The last 2 years have seen the first and largest homeworking experiment in history. Now we’re far enough in to look back and assess with a critical eye. So, what have we learnt whilst accelerating trends towards flexible working and digitalisation? Specifically, can we say that hybrid working is greener? A new Homeworking report written by the Carbon Trust aims to answer this question.
Following systematic analysis of 6 countries – UK, Germany, Spain, Sweden, Italy, and Czech Republic – the Carbon Trust’s research concludes that remote working saves carbon emissions on average throughout the year in all 6 regions. Their analysis considers 3 areas:
- Average avoided commuting emissions from homeworking
- Average avoided office-related emissions from homeworking
- Average domestic-related emissions from homeworking
They also conclude that Germany and Italy have the greatest potential to enable carbon savings through remote work, whilst Sweden has the lowest potential. Why is this?
In Germany, potential carbon saving relates to their large working population and relatively large proportion of remote working jobs. Meanwhile, in Italy, these savings are due to reduced use of inefficient office buildings. Sweden, conversely, has highly efficient office space. They have exceptionally low electricity grid intensity and low gas consumption rate. Therefore, Italy’s WFH carbon saving potential is 8x greater than that of Sweden (1,861 compared to 243 kgCO2e/ remote worker/ year).
In the UK and Spain, potential remote working savings represent 4MtCO2e/year – equivalent to 28 million one-way flights from London to Berlin (compared with 60 million flights for Italy and 83 million for Germany). The UK also shows the greatest increase in days per week worked from home: 1.6 pre-Pandemic to 4.2 days per week. It’s worth noting, this provides a greater case for UK home solar panel installation in the future.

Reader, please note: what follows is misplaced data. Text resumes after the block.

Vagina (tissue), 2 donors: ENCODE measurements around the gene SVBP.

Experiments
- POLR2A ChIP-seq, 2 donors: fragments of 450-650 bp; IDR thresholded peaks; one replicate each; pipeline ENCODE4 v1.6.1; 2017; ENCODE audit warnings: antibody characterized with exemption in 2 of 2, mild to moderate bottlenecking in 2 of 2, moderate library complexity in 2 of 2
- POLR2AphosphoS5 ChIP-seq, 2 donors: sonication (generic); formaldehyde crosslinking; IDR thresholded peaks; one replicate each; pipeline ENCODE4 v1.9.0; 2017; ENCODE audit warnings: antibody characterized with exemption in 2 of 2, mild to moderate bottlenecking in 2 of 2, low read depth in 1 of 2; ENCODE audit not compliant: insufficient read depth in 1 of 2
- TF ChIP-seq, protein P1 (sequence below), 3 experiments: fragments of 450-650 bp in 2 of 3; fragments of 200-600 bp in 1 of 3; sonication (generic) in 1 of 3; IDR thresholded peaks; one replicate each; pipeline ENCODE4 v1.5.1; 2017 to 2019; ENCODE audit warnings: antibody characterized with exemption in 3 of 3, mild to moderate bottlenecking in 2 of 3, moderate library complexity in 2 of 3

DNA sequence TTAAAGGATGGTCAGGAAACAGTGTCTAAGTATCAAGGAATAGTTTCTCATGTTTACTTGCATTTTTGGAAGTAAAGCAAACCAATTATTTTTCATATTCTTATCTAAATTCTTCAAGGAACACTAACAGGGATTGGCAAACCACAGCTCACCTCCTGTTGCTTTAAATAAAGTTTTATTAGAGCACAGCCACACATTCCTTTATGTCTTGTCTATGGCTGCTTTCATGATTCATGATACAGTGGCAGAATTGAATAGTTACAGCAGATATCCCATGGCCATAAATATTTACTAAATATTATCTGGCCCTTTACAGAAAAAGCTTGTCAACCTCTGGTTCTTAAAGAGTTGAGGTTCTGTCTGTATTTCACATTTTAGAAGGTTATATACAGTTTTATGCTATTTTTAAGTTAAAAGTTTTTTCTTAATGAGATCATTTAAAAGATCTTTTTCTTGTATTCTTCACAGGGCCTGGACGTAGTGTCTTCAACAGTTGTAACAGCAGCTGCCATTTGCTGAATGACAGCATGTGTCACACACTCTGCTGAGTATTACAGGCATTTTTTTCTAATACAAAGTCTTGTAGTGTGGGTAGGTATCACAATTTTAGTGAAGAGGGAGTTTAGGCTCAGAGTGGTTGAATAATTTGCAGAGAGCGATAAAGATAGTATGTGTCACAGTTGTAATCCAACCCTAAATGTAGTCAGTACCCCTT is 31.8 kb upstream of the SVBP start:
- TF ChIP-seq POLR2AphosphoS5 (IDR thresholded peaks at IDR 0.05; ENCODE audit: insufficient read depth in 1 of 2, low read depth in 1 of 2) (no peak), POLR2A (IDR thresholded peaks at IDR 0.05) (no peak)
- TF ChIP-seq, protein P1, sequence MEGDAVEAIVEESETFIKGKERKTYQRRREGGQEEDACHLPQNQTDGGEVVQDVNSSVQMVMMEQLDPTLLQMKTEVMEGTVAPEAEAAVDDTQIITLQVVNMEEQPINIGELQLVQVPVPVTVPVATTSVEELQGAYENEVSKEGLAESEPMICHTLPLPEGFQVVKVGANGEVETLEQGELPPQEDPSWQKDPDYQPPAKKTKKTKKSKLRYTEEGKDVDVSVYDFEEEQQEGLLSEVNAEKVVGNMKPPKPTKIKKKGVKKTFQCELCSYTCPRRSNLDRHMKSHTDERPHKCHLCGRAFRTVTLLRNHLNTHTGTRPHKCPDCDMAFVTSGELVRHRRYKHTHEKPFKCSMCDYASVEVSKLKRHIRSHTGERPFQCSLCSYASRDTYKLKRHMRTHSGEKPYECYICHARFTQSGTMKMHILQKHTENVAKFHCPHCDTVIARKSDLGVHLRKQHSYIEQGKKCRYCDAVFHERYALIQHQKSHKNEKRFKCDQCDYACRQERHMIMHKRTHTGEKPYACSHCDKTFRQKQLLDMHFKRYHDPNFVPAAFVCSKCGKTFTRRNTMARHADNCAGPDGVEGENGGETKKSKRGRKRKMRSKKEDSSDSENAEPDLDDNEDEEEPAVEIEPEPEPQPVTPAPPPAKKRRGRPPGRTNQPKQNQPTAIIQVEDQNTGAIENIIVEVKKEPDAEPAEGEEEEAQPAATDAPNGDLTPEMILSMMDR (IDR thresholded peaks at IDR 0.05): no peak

However, when looking at more granular patterns – such as seasonal, regional, and individual behaviour – homeworking carbon savings are less clear cut. For example, colder climates such as Germany experience greater savings working from the office during winter months due to greater heating consumption in homes.
Additionally, office workers during Spain’s summer months experience greater savings due to the significant amount of energy for domestic cooling at home. However, if living in a rural Spanish area – with a long commute by car – remote work results in the most carbon saving all year round.
In a hybrid working world, there’s also a risk that households are split between remote and office work. In a worst-case scenario, this split would result in more carbon emissions as both office and home are fully operating to support workers.
So, what does this all mean? Juan who lives in a rural campesino community in València saves more carbon all-year-round WFH, whilst Ingrid, dwelling in Munich’s metropolis, saves more carbon working from the office in the winter, but from home in the summer! Like Germany, the UK experiences more temperate summers (without the need for widespread A/C) and thus WFH has the potential to be the greener option in summer months, and office working greener during winter months.
In other words – although we can broadly say hybrid is greener – regional and seasonal variations are key.
With a more nuanced, case-by-case view, we can better understand the carbon impact of hybrid working – and take an informed approach in the way we plan for sustainable remote working in the future.
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